9 A.3d 14 (Md. 2010), 21-2010, In re Adoption/Guardianship of Cadence B.
|Citation:||9 A.3d 14, 417 Md. 146|
|Opinion Judge:||ADKINS, J.|
|Party Name:||In re ADOPTION/Guardianship OF CADENCE B.|
|Attorney:||Piedad Gomez, Asst. Public Defender (Paul B. DeWolfe, Public Defender, Baltimore, MD), on brief, for petitioner. Ann M. Sheridan, Asst. Atty. Gen. (Douglas F. Gansler, Atty. Gen. of Maryland, Baltimore, MD), on brief for respondent. Marsha L. Williams (Legal Aid Bureau, Inc., Hughesville, MD), on...|
|Judge Panel:||Argued before BELL, C.J., HARRELL, BATTAGLIA, GREENE, MURPHY, ADKINS and BARBERA, JJ. Judge HARRELL joins in judgment only.|
|Case Date:||November 22, 2010|
|Court:||Court of Appeals of Maryland|
[Copyrighted Material Omitted]
[417 Md. 149] In this case, we must examine whether it is in a child's best interest to remain in foster care in the hopes that she may someday reunite with her natural parent, even though that neglectful parent continues to willfully absent himself from any meaningful contact with the child and the child's current caregivers are willing to provide her a permanent home through adoption. Here, Petitioner appeals from the juvenile court's decision changing his daughter's permanency plan from reunification to " open adoption." Petitioner lost custody of his daughter when she was only four months old, after the Charles County Department of Social Services (" the Department" ) received reports that the daughter and her half-brother were being neglected. Unfortunately, Petitioner had a history as a neglectful parent, having already lost custody of his other five children on the same grounds. His daughter was adjudged a Child In Need of Assistance (" CINA" ) 1 and placed into foster care.
Despite Petitioner's expressed desire for reunification with his daughter, he chose to move out-of-state to a home that could not be monitored by the Department and rarely traveled back to this State to take advantage of Department-sponsored visitation. After a year in foster care, the Department and the child's counsel sought to revise her permanency plan to allow adoption by the daughter's foster family, with whom she had clearly bonded. During a hearing to review the daughter's permanency plan, the juvenile court considered all of the requisite statutory factors and decided that changing the [417 Md. 150] permanency plan to " open adoption" 2 was in the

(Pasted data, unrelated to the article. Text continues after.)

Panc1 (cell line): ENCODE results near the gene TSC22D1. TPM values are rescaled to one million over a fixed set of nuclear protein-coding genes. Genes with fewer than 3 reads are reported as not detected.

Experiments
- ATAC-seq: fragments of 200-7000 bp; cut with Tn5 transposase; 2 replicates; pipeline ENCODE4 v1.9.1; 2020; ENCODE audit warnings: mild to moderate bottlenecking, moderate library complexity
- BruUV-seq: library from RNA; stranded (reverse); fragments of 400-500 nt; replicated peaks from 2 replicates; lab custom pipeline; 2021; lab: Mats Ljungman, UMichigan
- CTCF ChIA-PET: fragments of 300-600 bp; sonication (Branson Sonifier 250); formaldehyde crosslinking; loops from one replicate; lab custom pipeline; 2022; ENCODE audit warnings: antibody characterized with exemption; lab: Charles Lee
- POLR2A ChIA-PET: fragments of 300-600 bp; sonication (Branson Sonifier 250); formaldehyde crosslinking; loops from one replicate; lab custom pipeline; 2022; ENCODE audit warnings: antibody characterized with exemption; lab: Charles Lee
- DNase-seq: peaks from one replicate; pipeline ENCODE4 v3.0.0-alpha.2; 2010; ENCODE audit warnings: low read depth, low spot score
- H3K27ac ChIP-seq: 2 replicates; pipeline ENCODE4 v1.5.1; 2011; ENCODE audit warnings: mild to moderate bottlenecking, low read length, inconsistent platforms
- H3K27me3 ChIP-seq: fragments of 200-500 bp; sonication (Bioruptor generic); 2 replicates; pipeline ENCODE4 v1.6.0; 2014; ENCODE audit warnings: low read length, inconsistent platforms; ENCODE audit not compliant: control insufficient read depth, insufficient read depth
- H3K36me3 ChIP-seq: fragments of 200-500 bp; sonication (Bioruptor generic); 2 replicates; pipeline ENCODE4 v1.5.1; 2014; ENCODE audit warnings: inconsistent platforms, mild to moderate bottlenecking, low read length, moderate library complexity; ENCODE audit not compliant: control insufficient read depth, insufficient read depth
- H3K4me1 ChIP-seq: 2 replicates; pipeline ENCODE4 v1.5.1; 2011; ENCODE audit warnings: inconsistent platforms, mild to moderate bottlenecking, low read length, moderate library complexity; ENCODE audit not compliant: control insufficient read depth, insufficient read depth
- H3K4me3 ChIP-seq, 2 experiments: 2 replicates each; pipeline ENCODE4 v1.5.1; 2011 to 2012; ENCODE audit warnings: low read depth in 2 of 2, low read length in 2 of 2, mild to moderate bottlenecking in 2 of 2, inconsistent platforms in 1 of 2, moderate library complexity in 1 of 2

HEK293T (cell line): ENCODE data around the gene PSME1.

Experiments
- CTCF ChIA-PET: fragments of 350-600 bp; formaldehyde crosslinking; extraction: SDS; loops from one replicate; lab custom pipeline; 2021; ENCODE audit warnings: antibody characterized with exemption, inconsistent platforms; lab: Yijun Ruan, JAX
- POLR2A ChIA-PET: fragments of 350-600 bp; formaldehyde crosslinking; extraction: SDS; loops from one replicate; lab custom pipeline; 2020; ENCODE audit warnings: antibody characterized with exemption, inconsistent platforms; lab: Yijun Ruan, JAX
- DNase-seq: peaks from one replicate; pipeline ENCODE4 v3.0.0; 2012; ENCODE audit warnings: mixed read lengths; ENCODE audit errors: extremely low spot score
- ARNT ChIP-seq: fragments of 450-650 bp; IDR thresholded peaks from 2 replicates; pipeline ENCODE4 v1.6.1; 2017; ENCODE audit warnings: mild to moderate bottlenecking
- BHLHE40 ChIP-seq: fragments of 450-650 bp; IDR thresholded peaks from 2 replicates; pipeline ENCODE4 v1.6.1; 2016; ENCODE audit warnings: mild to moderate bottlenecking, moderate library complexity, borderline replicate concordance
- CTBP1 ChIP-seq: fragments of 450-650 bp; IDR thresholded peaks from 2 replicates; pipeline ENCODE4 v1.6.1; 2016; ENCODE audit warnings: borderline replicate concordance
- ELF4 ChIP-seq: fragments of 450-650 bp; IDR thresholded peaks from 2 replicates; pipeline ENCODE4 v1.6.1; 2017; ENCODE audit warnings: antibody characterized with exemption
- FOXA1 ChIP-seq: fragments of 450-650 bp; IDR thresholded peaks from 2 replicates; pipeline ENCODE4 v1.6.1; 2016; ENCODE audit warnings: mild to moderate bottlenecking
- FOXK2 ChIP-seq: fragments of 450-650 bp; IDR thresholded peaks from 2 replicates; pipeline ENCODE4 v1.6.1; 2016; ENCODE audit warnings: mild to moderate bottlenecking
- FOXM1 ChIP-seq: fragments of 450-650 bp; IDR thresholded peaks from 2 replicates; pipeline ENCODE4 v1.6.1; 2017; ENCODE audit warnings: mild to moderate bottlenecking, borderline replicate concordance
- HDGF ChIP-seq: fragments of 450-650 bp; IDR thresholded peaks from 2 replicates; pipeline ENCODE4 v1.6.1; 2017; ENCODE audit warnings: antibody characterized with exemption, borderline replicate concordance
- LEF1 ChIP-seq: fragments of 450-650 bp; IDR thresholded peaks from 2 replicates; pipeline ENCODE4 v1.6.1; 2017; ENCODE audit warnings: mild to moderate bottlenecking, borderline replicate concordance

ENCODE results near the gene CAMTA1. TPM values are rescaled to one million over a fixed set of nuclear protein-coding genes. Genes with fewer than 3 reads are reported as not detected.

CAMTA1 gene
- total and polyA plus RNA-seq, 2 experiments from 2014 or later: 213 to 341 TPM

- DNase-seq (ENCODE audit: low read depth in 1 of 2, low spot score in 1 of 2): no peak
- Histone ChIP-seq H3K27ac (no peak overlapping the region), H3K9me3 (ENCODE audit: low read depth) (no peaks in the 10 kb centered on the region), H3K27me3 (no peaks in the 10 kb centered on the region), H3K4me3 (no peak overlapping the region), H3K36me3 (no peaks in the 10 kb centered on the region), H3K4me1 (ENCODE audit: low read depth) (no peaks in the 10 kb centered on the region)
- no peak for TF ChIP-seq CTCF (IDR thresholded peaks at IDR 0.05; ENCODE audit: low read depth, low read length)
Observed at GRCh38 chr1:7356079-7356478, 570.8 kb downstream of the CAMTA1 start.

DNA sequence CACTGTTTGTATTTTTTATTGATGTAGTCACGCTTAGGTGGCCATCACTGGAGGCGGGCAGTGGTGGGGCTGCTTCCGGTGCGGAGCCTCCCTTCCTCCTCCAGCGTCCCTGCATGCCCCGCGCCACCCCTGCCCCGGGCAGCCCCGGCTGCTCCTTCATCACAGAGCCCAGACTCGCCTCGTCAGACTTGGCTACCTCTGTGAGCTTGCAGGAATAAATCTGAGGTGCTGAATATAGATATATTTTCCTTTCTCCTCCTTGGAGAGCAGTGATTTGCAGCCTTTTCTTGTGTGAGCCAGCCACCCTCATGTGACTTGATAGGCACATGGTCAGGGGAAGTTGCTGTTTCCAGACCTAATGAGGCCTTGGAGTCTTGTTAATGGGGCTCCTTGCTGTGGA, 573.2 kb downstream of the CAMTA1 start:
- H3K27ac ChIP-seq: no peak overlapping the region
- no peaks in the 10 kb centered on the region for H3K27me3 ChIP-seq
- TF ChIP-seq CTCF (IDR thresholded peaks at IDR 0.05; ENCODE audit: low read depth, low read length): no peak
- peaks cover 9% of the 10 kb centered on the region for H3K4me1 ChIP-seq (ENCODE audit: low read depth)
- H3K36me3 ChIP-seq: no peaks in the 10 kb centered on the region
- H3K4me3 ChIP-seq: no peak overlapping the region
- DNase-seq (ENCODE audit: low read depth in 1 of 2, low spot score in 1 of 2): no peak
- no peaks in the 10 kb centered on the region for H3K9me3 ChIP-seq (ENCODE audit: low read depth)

daughter's best interest. Petitioner appealed to the Court of Special Appeals, and in an unreported opinion, the intermediate court affirmed the juvenile court. He then sought relief in this Court. We granted his Petition for Writ of Certiorari to answer the following question:
Where Petitioner concededly had a positive and loving relationship with his two-year-old daughter, did the juvenile court err in terminating reunification efforts and implementing a permanency plan of adoption because of the length of time-just over a year-that the child had lived with her foster parents? 3
For the reasons articulated below, we will deny his requested relief and affirm the decision of the Court of Special Appeals.
FACTS AND LEGAL PROCEEDINGS
At the heart of this case sits a three-year-old girl, Cadence, who has spent the majority of her life out of the custody and care of her biological parents. Three days before her four-month birthday, the Department received a complaint that Cadence and her seven-year-old half-brother, John, were being neglected by Cadence's parents, Mr. B. and Ms. L. During an interview with a Child Protective Services worker, John described in detail how his parents smoked drugs:
John observed his mother, Mr. B. and their friend pass around a thing that they were smoking. He described that his parents would put their mouth on one end and smoke would come out of the other end then they would pass it to [417 Md. 151] the next person who would then take the same actions.... John advised that he has also seen his parents use a " can" that they would use to smoke. John was able to provide information as to how the drugs were being smoked by describing the type of instrument used to smoke crack. John advised that what they were smoking was not a cigarette since they smoke cigarettes all the time. John advised that he was watching his parents smoke with their friends, however, stated that his parents to not allow him to watch them smoke because they are afraid he will " tell his friends."
John also talked about how his mother and Mr. B. " often [left him] to care for [Cadence] while they walk[ed], several miles away, to obtain their drugs." He reported that the family was " kicked out of the motel when his parent's friend, Cliff ... told the people in the office that Mr. B. was selling drugs[.]" After its investigation, the Department filed a non-emergency CINA petition in the Charles County juvenile court on September 24, 2007.